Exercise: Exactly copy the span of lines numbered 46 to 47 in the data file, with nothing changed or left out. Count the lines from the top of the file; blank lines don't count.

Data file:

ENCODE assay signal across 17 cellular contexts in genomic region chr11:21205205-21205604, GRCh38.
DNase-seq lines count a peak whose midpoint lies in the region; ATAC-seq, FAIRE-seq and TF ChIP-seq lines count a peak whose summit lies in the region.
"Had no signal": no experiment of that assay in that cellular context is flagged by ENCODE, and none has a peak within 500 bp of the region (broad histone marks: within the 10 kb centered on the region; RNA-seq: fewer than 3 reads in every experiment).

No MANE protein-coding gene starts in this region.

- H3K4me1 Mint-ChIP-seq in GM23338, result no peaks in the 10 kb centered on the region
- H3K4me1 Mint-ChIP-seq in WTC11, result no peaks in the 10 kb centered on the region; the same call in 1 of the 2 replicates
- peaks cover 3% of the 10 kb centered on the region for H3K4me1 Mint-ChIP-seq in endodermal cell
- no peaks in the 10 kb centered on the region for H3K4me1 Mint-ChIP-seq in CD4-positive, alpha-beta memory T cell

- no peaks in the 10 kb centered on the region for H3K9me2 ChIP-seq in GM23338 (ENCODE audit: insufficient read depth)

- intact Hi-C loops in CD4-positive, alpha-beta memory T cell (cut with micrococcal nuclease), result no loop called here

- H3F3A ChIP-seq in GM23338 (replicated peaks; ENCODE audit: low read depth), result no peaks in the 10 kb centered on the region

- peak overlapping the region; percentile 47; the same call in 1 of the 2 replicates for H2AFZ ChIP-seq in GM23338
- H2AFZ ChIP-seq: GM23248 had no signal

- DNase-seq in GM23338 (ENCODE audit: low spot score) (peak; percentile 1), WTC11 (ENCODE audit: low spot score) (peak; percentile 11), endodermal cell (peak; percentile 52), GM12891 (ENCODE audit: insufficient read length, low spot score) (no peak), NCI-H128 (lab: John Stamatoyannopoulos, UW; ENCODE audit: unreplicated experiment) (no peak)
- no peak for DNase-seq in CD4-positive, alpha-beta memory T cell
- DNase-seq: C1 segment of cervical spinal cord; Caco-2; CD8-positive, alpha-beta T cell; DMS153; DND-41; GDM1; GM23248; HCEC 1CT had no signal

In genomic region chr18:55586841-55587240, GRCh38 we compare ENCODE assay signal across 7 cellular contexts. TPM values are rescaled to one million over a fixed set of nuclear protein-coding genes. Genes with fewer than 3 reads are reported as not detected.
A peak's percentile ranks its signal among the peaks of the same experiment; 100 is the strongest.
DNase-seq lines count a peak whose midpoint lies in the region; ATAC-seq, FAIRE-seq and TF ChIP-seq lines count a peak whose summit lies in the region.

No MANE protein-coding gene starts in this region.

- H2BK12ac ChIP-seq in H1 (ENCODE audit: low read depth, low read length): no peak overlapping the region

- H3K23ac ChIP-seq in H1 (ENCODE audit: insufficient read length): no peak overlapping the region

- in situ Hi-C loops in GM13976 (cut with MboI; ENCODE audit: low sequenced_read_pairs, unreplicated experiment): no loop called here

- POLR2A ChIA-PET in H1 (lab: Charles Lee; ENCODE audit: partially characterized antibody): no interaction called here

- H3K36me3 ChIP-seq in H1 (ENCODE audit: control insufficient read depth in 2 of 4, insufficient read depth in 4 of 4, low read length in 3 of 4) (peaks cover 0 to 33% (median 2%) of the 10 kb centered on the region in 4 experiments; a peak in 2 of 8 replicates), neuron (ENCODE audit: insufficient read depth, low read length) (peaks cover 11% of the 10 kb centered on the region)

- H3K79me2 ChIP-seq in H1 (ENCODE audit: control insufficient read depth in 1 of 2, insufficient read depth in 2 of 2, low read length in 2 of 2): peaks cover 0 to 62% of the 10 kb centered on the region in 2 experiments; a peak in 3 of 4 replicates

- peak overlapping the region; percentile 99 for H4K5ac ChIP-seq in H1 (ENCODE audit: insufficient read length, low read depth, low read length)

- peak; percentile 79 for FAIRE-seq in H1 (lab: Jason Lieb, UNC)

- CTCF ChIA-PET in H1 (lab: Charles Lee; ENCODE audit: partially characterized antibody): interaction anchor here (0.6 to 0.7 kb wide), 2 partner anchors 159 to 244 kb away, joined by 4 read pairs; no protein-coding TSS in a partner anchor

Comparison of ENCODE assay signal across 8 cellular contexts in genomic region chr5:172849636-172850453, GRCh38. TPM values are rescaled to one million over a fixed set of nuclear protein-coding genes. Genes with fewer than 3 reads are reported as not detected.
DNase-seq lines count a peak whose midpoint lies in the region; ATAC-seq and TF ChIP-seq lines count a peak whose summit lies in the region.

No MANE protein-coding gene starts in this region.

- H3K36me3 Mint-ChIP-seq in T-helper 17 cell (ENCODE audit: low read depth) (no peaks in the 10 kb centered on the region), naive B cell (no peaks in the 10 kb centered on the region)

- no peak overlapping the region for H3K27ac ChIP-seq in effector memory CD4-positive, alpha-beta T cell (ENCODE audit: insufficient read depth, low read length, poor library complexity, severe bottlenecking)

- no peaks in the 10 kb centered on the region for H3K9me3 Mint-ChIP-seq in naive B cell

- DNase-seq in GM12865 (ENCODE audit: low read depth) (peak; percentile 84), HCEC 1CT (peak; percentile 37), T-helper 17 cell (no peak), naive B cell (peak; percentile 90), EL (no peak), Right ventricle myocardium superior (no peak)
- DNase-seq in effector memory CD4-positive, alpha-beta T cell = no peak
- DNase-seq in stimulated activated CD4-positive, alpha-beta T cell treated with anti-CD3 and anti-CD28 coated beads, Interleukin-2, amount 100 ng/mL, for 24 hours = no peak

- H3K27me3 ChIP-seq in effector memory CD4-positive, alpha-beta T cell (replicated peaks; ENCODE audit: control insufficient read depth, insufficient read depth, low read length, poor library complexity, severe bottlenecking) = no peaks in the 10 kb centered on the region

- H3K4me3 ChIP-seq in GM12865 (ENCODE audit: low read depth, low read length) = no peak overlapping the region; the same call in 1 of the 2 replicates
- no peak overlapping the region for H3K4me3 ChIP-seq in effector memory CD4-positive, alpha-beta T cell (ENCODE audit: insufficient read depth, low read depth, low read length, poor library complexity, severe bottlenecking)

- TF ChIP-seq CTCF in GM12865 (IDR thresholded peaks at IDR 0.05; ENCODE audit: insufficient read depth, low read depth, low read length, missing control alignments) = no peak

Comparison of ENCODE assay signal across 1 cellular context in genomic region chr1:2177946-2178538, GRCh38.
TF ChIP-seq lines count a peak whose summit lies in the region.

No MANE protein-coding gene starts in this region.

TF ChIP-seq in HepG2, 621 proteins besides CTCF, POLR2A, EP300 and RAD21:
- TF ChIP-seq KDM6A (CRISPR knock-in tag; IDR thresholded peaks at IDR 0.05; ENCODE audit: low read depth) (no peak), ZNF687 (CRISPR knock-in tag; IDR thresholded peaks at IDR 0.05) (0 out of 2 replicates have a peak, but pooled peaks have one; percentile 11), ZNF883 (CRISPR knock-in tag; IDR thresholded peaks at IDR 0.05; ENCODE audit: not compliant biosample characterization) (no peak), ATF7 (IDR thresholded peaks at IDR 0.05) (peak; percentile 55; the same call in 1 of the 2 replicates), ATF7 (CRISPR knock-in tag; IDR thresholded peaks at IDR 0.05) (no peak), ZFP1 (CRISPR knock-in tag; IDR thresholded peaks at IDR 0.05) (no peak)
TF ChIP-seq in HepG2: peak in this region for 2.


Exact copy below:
TF ChIP-seq in HepG2, 621 proteins besides CTCF, POLR2A, EP300 and RAD21:
- TF ChIP-seq KDM6A (CRISPR knock-in tag; IDR thresholded peaks at IDR 0.05; ENCODE audit: low read depth) (no peak), ZNF687 (CRISPR knock-in tag; IDR thresholded peaks at IDR 0.05) (0 out of 2 replicates have a peak, but pooled peaks have one; percentile 11), ZNF883 (CRISPR knock-in tag; IDR thresholded peaks at IDR 0.05; ENCODE audit: not compliant biosample characterization) (no peak), ATF7 (IDR thresholded peaks at IDR 0.05) (peak; percentile 55; the same call in 1 of the 2 replicates), ATF7 (CRISPR knock-in tag; IDR thresholded peaks at IDR 0.05) (no peak), ZFP1 (CRISPR knock-in tag; IDR thresholded peaks at IDR 0.05) (no peak)